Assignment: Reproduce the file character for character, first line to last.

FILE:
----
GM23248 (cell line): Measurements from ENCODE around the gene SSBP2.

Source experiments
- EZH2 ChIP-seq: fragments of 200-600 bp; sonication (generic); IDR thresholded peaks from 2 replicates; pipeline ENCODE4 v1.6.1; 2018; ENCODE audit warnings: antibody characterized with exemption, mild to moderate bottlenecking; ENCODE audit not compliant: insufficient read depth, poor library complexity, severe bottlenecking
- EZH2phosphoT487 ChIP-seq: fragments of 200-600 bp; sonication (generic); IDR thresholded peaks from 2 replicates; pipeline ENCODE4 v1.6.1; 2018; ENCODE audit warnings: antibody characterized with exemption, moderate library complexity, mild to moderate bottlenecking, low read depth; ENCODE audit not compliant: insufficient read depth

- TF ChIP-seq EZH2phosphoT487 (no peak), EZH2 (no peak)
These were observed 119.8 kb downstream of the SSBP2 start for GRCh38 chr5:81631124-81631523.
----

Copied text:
GM23248 (cell line): Measurements from ENCODE around the gene SSBP2.

Source experiments
- EZH2 ChIP-seq: fragments of 200-600 bp; sonication (generic); IDR thresholded peaks from 2 replicates; pipeline ENCODE4 v1.6.1; 2018; ENCODE audit warnings: antibody characterized with exemption, mild to moderate bottlenecking; ENCODE audit not compliant: insufficient read depth, poor library complexity, severe bottlenecking
- EZH2phosphoT487 ChIP-seq: fragments of 200-600 bp; sonication (generic); IDR thresholded peaks from 2 replicates; pipeline ENCODE4 v1.6.1; 2018; ENCODE audit warnings: antibody characterized with exemption, moderate library complexity, mild to moderate bottlenecking, low read depth; ENCODE audit not compliant: insufficient read depth

- TF ChIP-seq EZH2phosphoT487 (no peak), EZH2 (no peak)
These were observed 119.8 kb downstream of the SSBP2 start for GRCh38 chr5:81631124-81631523.